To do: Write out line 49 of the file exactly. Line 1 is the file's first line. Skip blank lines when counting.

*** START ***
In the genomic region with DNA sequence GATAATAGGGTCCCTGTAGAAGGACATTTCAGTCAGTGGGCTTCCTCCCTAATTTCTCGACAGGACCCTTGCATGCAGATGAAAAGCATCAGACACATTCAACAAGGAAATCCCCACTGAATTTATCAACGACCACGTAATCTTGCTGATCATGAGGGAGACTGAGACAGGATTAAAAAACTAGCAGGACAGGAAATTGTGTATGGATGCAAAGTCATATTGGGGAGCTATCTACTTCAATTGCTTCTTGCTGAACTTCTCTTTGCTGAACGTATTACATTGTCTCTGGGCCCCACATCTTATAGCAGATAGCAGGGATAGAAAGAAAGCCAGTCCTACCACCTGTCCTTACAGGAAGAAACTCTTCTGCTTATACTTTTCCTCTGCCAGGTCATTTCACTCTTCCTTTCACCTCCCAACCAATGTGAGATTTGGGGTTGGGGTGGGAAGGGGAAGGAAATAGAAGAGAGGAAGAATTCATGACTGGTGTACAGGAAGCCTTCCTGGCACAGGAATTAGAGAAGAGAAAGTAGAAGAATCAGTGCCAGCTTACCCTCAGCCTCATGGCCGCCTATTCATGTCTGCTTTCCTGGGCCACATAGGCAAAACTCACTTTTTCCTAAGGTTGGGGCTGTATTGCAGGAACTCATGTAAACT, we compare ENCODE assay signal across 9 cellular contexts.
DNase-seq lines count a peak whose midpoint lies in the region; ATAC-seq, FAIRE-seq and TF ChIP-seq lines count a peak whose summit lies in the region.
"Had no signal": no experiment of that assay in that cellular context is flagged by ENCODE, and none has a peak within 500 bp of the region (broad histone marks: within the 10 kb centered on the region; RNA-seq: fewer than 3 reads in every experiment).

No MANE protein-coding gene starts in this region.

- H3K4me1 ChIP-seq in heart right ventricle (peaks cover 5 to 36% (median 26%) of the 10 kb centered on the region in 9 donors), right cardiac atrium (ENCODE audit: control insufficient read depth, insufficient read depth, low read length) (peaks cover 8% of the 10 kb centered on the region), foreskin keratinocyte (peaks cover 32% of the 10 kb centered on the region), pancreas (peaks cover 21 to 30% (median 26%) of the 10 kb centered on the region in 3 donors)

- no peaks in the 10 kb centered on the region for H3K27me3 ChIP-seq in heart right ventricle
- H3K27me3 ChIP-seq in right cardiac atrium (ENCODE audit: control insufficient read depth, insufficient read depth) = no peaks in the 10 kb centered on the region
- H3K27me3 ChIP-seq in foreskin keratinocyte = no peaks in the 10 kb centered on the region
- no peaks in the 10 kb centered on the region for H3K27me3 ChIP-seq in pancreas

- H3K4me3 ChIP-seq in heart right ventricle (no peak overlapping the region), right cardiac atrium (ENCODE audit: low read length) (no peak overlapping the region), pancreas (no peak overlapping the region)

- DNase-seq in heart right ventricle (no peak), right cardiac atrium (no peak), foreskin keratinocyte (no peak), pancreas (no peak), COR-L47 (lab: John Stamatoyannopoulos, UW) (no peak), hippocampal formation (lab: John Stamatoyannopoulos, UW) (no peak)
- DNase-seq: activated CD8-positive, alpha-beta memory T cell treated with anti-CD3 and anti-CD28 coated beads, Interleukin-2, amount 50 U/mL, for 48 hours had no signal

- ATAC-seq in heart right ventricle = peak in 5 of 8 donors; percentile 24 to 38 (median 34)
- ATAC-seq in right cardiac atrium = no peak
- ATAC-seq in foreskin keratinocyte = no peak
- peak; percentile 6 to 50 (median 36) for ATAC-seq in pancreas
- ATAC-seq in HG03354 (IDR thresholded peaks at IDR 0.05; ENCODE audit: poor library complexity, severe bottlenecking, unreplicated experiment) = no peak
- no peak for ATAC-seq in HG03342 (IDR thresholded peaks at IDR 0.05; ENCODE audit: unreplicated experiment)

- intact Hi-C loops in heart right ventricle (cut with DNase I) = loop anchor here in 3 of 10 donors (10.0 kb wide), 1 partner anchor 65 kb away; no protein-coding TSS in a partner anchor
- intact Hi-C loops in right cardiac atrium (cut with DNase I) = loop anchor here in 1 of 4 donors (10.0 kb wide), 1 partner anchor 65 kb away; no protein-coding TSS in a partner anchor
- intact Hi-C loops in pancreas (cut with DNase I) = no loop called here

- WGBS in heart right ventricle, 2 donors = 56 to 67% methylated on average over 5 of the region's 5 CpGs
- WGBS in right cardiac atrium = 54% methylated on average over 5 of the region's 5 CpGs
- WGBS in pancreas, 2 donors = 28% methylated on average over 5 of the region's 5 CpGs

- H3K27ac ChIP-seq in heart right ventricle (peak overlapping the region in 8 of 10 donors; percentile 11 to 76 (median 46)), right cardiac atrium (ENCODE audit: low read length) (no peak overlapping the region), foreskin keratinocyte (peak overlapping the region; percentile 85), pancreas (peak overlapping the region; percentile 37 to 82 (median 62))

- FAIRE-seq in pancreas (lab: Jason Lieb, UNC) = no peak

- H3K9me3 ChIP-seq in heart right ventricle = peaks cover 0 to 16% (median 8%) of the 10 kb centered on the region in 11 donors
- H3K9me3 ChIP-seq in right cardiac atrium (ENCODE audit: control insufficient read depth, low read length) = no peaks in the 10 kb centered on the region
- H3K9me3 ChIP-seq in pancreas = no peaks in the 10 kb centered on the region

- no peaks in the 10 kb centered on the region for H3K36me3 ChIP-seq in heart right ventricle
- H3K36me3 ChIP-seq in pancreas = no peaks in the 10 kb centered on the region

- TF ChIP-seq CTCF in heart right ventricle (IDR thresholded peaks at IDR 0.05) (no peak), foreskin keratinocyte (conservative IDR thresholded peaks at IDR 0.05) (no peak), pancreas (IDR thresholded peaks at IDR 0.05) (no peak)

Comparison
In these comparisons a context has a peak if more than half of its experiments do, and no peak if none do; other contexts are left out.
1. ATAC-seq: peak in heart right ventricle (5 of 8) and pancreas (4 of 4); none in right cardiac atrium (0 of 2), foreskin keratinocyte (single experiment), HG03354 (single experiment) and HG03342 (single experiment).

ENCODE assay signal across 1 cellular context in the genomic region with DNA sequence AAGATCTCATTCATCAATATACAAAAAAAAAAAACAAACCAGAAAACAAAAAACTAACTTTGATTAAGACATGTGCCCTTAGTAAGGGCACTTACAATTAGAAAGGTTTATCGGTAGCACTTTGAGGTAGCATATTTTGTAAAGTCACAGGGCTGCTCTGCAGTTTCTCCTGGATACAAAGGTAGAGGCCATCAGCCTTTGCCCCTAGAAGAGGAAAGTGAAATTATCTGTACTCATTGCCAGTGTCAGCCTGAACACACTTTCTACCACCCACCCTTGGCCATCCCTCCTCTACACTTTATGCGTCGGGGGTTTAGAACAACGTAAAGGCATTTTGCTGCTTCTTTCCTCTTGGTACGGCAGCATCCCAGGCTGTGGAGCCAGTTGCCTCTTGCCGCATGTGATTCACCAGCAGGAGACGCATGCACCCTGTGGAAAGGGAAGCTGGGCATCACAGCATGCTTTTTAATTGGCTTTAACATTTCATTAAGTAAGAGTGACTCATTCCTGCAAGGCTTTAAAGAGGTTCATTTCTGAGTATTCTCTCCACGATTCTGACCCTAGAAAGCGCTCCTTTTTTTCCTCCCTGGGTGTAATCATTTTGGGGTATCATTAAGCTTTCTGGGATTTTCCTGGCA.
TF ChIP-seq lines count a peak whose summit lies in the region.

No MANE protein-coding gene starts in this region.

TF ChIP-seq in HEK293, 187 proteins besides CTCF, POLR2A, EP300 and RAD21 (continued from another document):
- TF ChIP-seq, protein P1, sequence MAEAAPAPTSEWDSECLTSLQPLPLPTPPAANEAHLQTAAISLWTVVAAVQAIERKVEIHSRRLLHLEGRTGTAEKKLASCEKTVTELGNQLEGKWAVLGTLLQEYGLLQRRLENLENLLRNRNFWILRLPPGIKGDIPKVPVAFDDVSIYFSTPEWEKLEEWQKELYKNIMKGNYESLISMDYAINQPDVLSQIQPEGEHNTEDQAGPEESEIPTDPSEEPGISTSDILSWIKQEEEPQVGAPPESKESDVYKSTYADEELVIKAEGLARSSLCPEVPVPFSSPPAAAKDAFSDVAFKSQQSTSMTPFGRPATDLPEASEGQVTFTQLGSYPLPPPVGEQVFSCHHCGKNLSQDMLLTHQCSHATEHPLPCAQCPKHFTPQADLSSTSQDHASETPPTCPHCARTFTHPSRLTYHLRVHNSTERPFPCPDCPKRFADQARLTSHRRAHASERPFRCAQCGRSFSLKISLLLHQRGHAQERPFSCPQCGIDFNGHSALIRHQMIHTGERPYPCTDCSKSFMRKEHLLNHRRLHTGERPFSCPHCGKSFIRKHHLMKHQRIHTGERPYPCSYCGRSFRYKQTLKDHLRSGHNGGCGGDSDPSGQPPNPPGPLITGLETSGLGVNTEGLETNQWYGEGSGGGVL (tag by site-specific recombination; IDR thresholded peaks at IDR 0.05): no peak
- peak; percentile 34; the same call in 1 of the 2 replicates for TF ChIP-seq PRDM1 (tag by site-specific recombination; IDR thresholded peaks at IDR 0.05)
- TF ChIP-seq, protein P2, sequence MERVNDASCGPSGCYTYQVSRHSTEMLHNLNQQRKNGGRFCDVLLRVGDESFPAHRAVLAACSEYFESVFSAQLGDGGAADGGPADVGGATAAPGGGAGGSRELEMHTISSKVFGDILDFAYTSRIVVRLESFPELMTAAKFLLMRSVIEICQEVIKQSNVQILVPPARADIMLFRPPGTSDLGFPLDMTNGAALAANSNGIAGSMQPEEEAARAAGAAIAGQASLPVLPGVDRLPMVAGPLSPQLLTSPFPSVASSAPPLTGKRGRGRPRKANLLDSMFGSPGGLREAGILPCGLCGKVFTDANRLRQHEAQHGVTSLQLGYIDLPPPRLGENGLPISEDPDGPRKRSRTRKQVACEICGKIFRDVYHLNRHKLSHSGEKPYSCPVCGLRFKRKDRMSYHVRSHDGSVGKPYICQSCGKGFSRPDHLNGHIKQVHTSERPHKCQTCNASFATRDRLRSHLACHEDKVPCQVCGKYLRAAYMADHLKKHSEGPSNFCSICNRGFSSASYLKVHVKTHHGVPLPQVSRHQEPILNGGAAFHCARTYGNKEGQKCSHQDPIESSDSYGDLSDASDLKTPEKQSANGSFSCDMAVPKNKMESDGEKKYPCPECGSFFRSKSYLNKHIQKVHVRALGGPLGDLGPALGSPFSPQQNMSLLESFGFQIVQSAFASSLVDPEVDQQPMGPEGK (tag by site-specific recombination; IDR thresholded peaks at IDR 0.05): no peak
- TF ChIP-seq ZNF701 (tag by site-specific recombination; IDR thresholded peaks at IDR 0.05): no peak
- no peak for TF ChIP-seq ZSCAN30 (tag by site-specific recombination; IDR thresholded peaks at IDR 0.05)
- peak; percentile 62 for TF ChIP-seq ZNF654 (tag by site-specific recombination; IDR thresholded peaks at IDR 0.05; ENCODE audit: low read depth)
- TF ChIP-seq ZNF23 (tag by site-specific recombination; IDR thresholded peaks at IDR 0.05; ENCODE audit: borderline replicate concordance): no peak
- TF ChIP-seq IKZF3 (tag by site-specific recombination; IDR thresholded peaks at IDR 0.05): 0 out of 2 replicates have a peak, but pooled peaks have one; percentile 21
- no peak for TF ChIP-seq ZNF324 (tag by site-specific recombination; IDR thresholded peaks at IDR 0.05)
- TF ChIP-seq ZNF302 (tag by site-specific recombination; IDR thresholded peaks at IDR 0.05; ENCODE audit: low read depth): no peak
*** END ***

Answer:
- TF ChIP-seq ZNF302 (tag by site-specific recombination; IDR thresholded peaks at IDR 0.05; ENCODE audit: low read depth): no peak